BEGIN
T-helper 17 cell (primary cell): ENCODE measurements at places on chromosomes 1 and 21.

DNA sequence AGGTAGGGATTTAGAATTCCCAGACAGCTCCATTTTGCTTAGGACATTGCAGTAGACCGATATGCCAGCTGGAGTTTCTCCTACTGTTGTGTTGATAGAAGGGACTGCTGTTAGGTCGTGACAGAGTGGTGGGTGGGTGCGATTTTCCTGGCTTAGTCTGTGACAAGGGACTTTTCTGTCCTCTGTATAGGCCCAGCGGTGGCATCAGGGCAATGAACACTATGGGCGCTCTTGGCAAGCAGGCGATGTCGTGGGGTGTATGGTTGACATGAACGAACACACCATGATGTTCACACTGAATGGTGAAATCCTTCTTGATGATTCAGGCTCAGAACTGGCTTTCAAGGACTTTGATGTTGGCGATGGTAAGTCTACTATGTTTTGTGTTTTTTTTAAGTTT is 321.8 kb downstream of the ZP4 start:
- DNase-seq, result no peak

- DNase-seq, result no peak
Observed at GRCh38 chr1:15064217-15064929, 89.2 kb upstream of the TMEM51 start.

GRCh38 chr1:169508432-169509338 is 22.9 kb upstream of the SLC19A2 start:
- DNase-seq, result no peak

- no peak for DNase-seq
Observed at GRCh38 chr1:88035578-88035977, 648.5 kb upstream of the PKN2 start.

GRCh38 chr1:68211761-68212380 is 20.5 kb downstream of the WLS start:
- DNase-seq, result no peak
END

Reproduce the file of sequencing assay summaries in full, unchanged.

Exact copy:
T-helper 17 cell (primary cell): ENCODE measurements at places on chromosomes 1 and 21.

DNA sequence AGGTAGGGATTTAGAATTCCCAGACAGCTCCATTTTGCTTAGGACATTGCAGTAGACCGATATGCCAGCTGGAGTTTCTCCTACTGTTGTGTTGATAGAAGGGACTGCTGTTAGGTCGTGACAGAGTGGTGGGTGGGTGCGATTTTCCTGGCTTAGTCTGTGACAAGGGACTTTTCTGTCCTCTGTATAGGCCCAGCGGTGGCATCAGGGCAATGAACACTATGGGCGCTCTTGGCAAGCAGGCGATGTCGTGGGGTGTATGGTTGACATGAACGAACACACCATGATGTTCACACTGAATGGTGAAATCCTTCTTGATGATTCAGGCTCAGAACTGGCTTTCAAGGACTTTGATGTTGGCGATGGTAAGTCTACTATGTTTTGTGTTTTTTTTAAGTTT is 321.8 kb downstream of the ZP4 start:
- DNase-seq, result no peak

- DNase-seq, result no peak
Observed at GRCh38 chr1:15064217-15064929, 89.2 kb upstream of the TMEM51 start.

GRCh38 chr1:169508432-169509338 is 22.9 kb upstream of the SLC19A2 start:
- DNase-seq, result no peak

- no peak for DNase-seq
Observed at GRCh38 chr1:88035578-88035977, 648.5 kb upstream of the PKN2 start.

GRCh38 chr1:68211761-68212380 is 20.5 kb downstream of the WLS start:
- DNase-seq, result no peak